WASHINGTON, D.C. – U.S. Senator Jim Inhofe (R-Okla.) and U.S. Rep. Tom Cole (R-Okla.) today announced that Boeing, BAE Systems and the U.S. Army have jointly chosen Elgin, Oklahoma as the site of the Army’s Non-Line of Sight Cannon (NLOS-C) integration center.
Senator Inhofe:
“I am excited to learn that after some delay, Elgin has been chosen as the site of the NLOS-C integration center.  Elgin was jointly chosen by Boeing, BAE Systems and the Army because of its close proximity to Fort Sill, the home of field artillery, which will enable the vehicle to roll off the assembly line and onto the testing range without losing time or money in transportation.  In 2004, as chairman of the Senate Environment and Public Works Committee, we reauthorized the Economic Development Administration, which made $2,250,000 available for the development of the Elgin Industrial Park.  These funds helped spur the initial development of the facility for the NLOS-C.  This will bring numerous jobs to the Elgin area and establish Southwest Oklahoma as the core of our nation’s next generation of field artillery.” 
Representative Cole:
“I am proud to announce and support Boeing's decision choosing Elgin to host this facility. I am confident that the city of Elgin has the necessary resources and leadership in place to successfully be a part of the NLOS-C manufacturing program. In this new role, Elgin will develop vehicles that utilize ground-breaking developments in distance and precision strike technology.  These advancements to military arms and transportation will ultimately ensure safer conditions for our soldiers to operate under. As a member of the Armed Services Committee, I understand the importance of locally supporting the production efforts as the area prepares for the construction of the Elgin facility. "
The Elgin facility will be used to support production integration of the NLOS-C, an indirect fire support component of the Future Combat Systems (FCS).  Initial prototypes of the NLOS-C will complete integration at the Elgin facility in the last quarter of 2008 with an anticipated NLOS-C early production quantity of 18 units from 2010 to 2012 (six per year).  Follow-on production of NLOS-Cs will occur at a rate per year to be determined by the US Army.
The city of Elgin will determine the size of the new facility as they build the Industrial Park.  The NLOS-C requirements are for 150,000 square feet.  The facility will be used for NLOS-C, other related FCS integration, the Paladin Integrated Management (PIM) Program, which will enable the Paladin (a current Army artillery piece) to meet the needs of the future battle field, and potential work outside of the FCS.  Construction of the facility is set to start as soon as possible as the facility is needed no later than January 2009.  Once Elgin completes integration of the NLOS-C, the vehicles will be sent to the Fort Sill range where they will finish their final integration step - live weapons fire.
Combat experience and extensive analyses have shown that the greatest threat to ground force survivability is indirect fire artillery.  While air power, precision-guided bombs and missiles often receive all the glamour on the modern battlefield, cannon artillery still plays a critical role in today’s fight by serving as the only 24-hour, all-weather reinforcement for the infantry soldier – a fact proven in recent conflicts.  The U.S. Army currently ranks behind several other countries in cannon artillery capabilities, and U.S. Army after-action studies from Operation Iraqi Freedom, Afghanistan, and Desert Storm have exposed the critical need for the U.S. Army to have an advanced cannon artillery solution.  The Army’s Future Combat System and the NLOS-C will return the United States Army to its status as a world leader in combat capability on, above, and around the battlefield.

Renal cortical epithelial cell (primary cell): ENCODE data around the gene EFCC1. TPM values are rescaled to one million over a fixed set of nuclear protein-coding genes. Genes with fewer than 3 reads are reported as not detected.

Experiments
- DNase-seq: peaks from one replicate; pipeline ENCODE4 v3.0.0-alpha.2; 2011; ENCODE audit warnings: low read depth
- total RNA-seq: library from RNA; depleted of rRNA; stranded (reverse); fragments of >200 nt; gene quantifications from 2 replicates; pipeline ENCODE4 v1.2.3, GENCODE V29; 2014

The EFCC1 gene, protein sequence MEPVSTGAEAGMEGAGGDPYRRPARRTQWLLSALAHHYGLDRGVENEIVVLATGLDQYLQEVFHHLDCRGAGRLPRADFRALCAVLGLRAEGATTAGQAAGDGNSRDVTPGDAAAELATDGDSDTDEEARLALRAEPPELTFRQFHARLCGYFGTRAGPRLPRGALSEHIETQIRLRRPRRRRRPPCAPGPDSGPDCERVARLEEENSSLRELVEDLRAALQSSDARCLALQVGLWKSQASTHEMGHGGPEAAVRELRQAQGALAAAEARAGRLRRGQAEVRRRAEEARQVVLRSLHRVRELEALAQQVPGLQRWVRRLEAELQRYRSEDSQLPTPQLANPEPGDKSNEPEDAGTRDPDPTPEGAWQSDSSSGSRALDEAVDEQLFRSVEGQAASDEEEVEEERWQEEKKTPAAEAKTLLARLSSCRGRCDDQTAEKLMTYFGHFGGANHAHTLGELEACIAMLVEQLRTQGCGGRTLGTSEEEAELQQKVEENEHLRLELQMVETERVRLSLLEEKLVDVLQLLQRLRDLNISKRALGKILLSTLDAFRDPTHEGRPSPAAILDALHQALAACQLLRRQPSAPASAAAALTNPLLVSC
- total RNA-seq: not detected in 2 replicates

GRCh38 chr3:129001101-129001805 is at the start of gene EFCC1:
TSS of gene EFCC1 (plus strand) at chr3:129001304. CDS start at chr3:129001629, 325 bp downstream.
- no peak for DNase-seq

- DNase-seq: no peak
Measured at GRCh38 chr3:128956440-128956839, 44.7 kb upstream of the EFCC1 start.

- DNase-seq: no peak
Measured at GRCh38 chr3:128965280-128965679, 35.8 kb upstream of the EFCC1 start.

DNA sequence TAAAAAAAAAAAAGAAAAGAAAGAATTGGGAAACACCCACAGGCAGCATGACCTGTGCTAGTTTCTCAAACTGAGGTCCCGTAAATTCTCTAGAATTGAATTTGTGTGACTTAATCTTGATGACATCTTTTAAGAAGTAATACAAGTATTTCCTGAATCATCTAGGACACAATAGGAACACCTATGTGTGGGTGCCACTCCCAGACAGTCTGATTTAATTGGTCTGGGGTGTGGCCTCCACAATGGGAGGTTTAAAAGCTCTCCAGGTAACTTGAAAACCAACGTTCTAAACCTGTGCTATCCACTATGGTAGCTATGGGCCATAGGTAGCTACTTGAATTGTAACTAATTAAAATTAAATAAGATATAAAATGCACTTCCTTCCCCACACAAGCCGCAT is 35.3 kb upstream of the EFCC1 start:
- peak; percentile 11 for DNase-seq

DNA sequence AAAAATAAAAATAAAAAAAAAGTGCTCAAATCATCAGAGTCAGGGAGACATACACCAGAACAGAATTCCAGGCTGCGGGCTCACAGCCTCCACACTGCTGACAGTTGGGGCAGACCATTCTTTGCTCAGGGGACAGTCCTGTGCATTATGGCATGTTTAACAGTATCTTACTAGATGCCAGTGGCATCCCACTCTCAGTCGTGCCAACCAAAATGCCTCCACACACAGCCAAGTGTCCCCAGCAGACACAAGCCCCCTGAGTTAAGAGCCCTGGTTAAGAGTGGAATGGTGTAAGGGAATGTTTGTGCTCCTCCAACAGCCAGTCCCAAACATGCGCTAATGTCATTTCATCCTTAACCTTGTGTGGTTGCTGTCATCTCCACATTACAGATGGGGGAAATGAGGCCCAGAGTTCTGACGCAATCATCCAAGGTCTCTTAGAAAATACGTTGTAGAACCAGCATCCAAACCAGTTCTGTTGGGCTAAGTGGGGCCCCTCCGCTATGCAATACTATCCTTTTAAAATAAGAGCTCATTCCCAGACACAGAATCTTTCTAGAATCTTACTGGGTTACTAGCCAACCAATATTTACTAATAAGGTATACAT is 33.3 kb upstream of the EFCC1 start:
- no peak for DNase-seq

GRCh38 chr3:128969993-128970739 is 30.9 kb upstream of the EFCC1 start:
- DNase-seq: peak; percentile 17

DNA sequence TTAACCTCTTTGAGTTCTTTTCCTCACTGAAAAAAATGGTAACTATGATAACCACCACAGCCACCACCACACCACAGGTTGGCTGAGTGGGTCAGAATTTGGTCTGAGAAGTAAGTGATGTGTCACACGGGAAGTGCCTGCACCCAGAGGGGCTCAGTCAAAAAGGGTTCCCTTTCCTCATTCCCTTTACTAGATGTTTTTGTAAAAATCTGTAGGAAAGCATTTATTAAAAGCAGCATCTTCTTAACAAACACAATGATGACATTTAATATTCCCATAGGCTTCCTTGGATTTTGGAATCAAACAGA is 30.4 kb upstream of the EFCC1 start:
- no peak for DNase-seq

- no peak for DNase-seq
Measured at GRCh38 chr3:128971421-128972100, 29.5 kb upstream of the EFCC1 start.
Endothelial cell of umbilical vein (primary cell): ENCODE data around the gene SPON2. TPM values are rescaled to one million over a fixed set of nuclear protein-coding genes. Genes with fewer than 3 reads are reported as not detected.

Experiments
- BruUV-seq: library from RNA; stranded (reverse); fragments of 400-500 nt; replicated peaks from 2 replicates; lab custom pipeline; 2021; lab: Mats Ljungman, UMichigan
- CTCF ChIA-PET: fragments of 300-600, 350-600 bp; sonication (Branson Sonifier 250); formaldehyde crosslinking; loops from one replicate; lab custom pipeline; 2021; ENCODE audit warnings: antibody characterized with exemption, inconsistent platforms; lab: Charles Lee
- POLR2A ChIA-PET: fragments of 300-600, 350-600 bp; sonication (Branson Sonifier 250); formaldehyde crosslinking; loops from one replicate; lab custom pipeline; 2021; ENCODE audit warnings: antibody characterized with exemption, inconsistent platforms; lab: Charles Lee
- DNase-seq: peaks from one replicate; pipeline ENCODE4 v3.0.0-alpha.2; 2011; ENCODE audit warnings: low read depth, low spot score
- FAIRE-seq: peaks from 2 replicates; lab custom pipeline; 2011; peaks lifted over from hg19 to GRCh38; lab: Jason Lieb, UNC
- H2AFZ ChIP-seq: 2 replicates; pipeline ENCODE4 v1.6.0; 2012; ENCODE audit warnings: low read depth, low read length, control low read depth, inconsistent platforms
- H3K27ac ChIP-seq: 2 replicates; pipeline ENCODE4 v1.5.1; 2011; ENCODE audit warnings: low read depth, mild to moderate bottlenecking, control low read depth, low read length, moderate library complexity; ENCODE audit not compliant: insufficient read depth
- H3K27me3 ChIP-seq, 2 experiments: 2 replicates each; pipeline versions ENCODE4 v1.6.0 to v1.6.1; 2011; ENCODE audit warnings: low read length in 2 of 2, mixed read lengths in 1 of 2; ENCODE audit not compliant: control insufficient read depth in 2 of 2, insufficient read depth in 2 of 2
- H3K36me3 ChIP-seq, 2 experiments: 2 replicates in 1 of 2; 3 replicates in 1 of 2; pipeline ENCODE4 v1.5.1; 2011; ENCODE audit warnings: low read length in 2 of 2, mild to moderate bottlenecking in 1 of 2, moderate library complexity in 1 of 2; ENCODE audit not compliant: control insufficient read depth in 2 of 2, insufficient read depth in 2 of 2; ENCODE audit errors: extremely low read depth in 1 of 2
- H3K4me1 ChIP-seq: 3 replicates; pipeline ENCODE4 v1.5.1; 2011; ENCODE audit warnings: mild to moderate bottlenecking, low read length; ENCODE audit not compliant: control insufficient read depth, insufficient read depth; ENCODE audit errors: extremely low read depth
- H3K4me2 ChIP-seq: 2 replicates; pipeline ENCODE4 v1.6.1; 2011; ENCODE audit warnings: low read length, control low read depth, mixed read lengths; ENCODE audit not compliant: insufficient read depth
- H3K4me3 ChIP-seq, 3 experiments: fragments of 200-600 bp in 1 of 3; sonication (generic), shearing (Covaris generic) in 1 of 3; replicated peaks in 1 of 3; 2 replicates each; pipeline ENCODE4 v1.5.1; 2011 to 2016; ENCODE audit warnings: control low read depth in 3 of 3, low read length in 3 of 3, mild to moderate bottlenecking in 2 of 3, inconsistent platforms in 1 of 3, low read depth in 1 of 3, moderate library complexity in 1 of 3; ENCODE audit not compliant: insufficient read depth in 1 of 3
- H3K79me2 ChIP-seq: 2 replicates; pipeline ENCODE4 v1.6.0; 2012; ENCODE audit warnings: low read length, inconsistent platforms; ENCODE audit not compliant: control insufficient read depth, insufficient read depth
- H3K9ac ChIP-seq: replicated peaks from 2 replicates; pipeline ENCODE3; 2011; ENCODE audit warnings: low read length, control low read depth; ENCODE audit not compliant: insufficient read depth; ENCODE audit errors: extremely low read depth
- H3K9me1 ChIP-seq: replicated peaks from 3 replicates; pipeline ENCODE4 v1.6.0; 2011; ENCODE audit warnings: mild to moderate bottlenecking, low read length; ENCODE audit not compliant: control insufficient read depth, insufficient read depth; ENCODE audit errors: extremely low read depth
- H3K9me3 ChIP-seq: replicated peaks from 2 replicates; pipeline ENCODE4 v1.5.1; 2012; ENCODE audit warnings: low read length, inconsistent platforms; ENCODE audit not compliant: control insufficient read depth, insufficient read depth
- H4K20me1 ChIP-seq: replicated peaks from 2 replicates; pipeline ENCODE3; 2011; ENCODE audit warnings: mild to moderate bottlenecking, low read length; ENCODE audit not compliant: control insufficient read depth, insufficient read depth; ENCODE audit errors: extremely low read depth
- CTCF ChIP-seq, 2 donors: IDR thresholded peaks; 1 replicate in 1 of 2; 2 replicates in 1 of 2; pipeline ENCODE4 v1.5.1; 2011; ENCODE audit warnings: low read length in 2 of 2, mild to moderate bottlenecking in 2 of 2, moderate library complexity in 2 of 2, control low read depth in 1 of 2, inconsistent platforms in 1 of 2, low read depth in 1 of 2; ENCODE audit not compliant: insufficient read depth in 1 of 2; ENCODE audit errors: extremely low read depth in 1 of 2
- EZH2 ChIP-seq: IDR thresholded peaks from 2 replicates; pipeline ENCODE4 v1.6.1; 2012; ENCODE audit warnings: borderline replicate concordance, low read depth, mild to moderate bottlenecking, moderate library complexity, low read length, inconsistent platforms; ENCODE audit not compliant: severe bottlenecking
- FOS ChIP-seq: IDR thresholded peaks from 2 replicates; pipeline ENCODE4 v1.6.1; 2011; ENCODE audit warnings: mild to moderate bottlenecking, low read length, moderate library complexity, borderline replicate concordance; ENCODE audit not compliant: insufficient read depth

Future Combat Systems (FCS):
Future Combat Systems is a revolutionary system at the core of Army modernization that includes a new family of manned and unmanned ground and air vehicles, sensors and weapon systems.  FCS will provide soldiers with unprecedented levels of joint connectivity, situational awareness and lethality. It is designed to enable soldiers to see, understand and act first across the full spectrum of military operations, from pre-insurgency operations to full combat. FCS Brigade Combat Teams (BCT) will have twice as many soldiers mounted and under armor, increasing their survivability, while its networked sensors and weapons will allow them to locate and engage the enemy from greater distances.  The NLOS-C will be the first FCS Manned Ground Vehicle to be produced.
The Non-Line of Sight Cannon (NLOS-C) will provide networked, extended-range, responsive and sustained precision attack of targets in support of the Brigade Combat Teams.  The NLOS-C will be a self propelled howitzer with a two man crew. It will have a 155 mm, caliber cannon, a fully automated reloading system and a high level of commonality with other Manned Ground Vehicle (MGV) variants to reduce operating costs. It will incorporate next-generation armor technologies, as well as a suite of protection measures to enhance crew and platform survivability. The NLOS-C will be able to move rapidly and deliver a lethal artillery strike on target in unprecedented time.